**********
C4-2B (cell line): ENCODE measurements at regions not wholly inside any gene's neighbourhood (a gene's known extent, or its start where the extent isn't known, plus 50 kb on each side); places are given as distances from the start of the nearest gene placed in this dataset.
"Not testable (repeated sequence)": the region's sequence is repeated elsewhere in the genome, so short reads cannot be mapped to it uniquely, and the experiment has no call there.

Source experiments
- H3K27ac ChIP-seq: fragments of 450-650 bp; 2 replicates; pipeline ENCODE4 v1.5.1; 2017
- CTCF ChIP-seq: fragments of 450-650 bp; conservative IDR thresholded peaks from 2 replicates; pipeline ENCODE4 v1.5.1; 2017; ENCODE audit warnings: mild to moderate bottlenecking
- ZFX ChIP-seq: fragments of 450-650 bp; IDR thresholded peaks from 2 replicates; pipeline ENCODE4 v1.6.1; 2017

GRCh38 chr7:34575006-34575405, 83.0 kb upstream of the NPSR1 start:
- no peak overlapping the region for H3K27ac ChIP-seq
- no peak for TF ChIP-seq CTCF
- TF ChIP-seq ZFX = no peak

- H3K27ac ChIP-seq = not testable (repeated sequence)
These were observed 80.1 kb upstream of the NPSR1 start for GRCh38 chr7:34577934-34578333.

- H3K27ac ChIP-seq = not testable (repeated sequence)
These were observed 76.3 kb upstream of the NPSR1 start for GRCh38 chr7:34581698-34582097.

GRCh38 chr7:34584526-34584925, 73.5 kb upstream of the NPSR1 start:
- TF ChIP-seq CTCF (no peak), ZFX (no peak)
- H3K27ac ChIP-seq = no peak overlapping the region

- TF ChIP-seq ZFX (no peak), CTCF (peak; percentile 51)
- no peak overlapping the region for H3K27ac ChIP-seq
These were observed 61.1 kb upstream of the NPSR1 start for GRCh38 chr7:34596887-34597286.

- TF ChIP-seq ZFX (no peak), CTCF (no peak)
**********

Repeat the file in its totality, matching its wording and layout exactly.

C4-2B (cell line): ENCODE measurements at regions not wholly inside any gene's neighbourhood (a gene's known extent, or its start where the extent isn't known, plus 50 kb on each side); places are given as distances from the start of the nearest gene placed in this dataset.
"Not testable (repeated sequence)": the region's sequence is repeated elsewhere in the genome, so short reads cannot be mapped to it uniquely, and the experiment has no call there.

Source experiments
- H3K27ac ChIP-seq: fragments of 450-650 bp; 2 replicates; pipeline ENCODE4 v1.5.1; 2017
- CTCF ChIP-seq: fragments of 450-650 bp; conservative IDR thresholded peaks from 2 replicates; pipeline ENCODE4 v1.5.1; 2017; ENCODE audit warnings: mild to moderate bottlenecking
- ZFX ChIP-seq: fragments of 450-650 bp; IDR thresholded peaks from 2 replicates; pipeline ENCODE4 v1.6.1; 2017

GRCh38 chr7:34575006-34575405, 83.0 kb upstream of the NPSR1 start:
- no peak overlapping the region for H3K27ac ChIP-seq
- no peak for TF ChIP-seq CTCF
- TF ChIP-seq ZFX = no peak

- H3K27ac ChIP-seq = not testable (repeated sequence)
These were observed 80.1 kb upstream of the NPSR1 start for GRCh38 chr7:34577934-34578333.

- H3K27ac ChIP-seq = not testable (repeated sequence)
These were observed 76.3 kb upstream of the NPSR1 start for GRCh38 chr7:34581698-34582097.

GRCh38 chr7:34584526-34584925, 73.5 kb upstream of the NPSR1 start:
- TF ChIP-seq CTCF (no peak), ZFX (no peak)
- H3K27ac ChIP-seq = no peak overlapping the region

- TF ChIP-seq ZFX (no peak), CTCF (peak; percentile 51)
- no peak overlapping the region for H3K27ac ChIP-seq
These were observed 61.1 kb upstream of the NPSR1 start for GRCh38 chr7:34596887-34597286.

- TF ChIP-seq ZFX (no peak), CTCF (no peak)